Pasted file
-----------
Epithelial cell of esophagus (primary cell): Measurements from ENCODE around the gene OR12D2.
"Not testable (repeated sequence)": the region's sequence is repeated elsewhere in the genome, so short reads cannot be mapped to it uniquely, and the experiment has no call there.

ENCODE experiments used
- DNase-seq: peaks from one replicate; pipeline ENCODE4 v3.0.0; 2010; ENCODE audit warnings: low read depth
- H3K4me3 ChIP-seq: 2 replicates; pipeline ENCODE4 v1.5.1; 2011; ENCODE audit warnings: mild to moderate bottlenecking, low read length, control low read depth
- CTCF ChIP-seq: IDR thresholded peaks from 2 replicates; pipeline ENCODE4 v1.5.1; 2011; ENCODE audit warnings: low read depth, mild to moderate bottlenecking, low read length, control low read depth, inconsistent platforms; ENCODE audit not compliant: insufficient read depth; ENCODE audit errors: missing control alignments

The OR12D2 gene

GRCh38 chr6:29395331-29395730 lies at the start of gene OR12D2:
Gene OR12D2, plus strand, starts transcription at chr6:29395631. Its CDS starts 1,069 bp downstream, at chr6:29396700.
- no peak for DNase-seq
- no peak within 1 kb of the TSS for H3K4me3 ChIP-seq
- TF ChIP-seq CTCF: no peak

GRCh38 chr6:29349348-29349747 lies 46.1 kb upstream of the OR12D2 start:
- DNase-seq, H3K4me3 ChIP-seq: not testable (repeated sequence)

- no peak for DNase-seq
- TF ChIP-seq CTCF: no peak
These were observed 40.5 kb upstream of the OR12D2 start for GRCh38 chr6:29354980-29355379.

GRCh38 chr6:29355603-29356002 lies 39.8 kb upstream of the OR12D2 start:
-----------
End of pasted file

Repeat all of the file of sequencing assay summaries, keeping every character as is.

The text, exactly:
Epithelial cell of esophagus (primary cell): Measurements from ENCODE around the gene OR12D2.
"Not testable (repeated sequence)": the region's sequence is repeated elsewhere in the genome, so short reads cannot be mapped to it uniquely, and the experiment has no call there.

ENCODE experiments used
- DNase-seq: peaks from one replicate; pipeline ENCODE4 v3.0.0; 2010; ENCODE audit warnings: low read depth
- H3K4me3 ChIP-seq: 2 replicates; pipeline ENCODE4 v1.5.1; 2011; ENCODE audit warnings: mild to moderate bottlenecking, low read length, control low read depth
- CTCF ChIP-seq: IDR thresholded peaks from 2 replicates; pipeline ENCODE4 v1.5.1; 2011; ENCODE audit warnings: low read depth, mild to moderate bottlenecking, low read length, control low read depth, inconsistent platforms; ENCODE audit not compliant: insufficient read depth; ENCODE audit errors: missing control alignments

The OR12D2 gene

GRCh38 chr6:29395331-29395730 lies at the start of gene OR12D2:
Gene OR12D2, plus strand, starts transcription at chr6:29395631. Its CDS starts 1,069 bp downstream, at chr6:29396700.
- no peak for DNase-seq
- no peak within 1 kb of the TSS for H3K4me3 ChIP-seq
- TF ChIP-seq CTCF: no peak

GRCh38 chr6:29349348-29349747 lies 46.1 kb upstream of the OR12D2 start:
- DNase-seq, H3K4me3 ChIP-seq: not testable (repeated sequence)

- no peak for DNase-seq
- TF ChIP-seq CTCF: no peak
These were observed 40.5 kb upstream of the OR12D2 start for GRCh38 chr6:29354980-29355379.

GRCh38 chr6:29355603-29356002 lies 39.8 kb upstream of the OR12D2 start: